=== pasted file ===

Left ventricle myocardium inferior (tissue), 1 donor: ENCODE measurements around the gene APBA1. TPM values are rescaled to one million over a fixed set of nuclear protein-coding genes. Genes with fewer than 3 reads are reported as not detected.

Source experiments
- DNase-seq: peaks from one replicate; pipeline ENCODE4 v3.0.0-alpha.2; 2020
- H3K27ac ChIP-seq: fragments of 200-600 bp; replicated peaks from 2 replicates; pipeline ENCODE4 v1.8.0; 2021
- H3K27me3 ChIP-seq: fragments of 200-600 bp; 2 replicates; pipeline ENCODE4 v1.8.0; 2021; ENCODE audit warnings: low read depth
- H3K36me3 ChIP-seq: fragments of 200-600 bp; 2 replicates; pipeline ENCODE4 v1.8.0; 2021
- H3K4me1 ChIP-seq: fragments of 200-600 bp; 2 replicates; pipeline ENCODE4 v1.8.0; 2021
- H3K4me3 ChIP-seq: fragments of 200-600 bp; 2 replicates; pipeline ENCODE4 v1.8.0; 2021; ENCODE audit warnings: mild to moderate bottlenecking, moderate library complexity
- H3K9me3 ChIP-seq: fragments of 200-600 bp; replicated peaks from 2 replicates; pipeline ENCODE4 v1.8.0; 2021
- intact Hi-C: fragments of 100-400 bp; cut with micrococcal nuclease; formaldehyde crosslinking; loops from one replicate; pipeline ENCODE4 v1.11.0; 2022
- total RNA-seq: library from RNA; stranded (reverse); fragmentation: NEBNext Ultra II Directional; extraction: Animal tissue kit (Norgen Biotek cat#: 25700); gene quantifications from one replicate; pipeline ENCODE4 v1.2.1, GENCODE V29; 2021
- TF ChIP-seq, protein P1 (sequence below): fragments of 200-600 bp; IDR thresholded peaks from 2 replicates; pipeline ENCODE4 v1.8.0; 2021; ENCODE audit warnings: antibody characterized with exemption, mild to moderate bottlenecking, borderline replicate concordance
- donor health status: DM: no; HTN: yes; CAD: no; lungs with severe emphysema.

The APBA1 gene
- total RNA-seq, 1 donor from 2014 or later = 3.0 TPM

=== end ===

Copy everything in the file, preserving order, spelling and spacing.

Left ventricle myocardium inferior (tissue), 1 donor: ENCODE measurements around the gene APBA1. TPM values are rescaled to one million over a fixed set of nuclear protein-coding genes. Genes with fewer than 3 reads are reported as not detected.

Source experiments
- DNase-seq: peaks from one replicate; pipeline ENCODE4 v3.0.0-alpha.2; 2020
- H3K27ac ChIP-seq: fragments of 200-600 bp; replicated peaks from 2 replicates; pipeline ENCODE4 v1.8.0; 2021
- H3K27me3 ChIP-seq: fragments of 200-600 bp; 2 replicates; pipeline ENCODE4 v1.8.0; 2021; ENCODE audit warnings: low read depth
- H3K36me3 ChIP-seq: fragments of 200-600 bp; 2 replicates; pipeline ENCODE4 v1.8.0; 2021
- H3K4me1 ChIP-seq: fragments of 200-600 bp; 2 replicates; pipeline ENCODE4 v1.8.0; 2021
- H3K4me3 ChIP-seq: fragments of 200-600 bp; 2 replicates; pipeline ENCODE4 v1.8.0; 2021; ENCODE audit warnings: mild to moderate bottlenecking, moderate library complexity
- H3K9me3 ChIP-seq: fragments of 200-600 bp; replicated peaks from 2 replicates; pipeline ENCODE4 v1.8.0; 2021
- intact Hi-C: fragments of 100-400 bp; cut with micrococcal nuclease; formaldehyde crosslinking; loops from one replicate; pipeline ENCODE4 v1.11.0; 2022
- total RNA-seq: library from RNA; stranded (reverse); fragmentation: NEBNext Ultra II Directional; extraction: Animal tissue kit (Norgen Biotek cat#: 25700); gene quantifications from one replicate; pipeline ENCODE4 v1.2.1, GENCODE V29; 2021
- TF ChIP-seq, protein P1 (sequence below): fragments of 200-600 bp; IDR thresholded peaks from 2 replicates; pipeline ENCODE4 v1.8.0; 2021; ENCODE audit warnings: antibody characterized with exemption, mild to moderate bottlenecking, borderline replicate concordance
- donor health status: DM: no; HTN: yes; CAD: no; lungs with severe emphysema.

The APBA1 gene
- total RNA-seq, 1 donor from 2014 or later = 3.0 TPM